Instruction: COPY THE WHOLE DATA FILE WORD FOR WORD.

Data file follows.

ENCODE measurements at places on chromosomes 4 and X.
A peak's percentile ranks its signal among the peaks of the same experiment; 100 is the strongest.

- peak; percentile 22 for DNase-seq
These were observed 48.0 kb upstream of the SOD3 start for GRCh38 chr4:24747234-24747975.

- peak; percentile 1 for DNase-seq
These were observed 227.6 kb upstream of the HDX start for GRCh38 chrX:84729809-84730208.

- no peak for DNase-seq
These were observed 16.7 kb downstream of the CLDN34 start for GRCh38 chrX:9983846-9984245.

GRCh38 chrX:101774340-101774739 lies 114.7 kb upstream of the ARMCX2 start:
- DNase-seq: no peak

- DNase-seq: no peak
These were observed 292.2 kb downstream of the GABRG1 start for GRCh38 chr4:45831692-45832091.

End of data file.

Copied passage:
ENCODE measurements at places on chromosomes 4 and X.
A peak's percentile ranks its signal among the peaks of the same experiment; 100 is the strongest.

- peak; percentile 22 for DNase-seq
These were observed 48.0 kb upstream of the SOD3 start for GRCh38 chr4:24747234-24747975.

- peak; percentile 1 for DNase-seq
These were observed 227.6 kb upstream of the HDX start for GRCh38 chrX:84729809-84730208.

- no peak for DNase-seq
These were observed 16.7 kb downstream of the CLDN34 start for GRCh38 chrX:9983846-9984245.

GRCh38 chrX:101774340-101774739 lies 114.7 kb upstream of the ARMCX2 start:
- DNase-seq: no peak

- DNase-seq: no peak
These were observed 292.2 kb downstream of the GABRG1 start for GRCh38 chr4:45831692-45832091.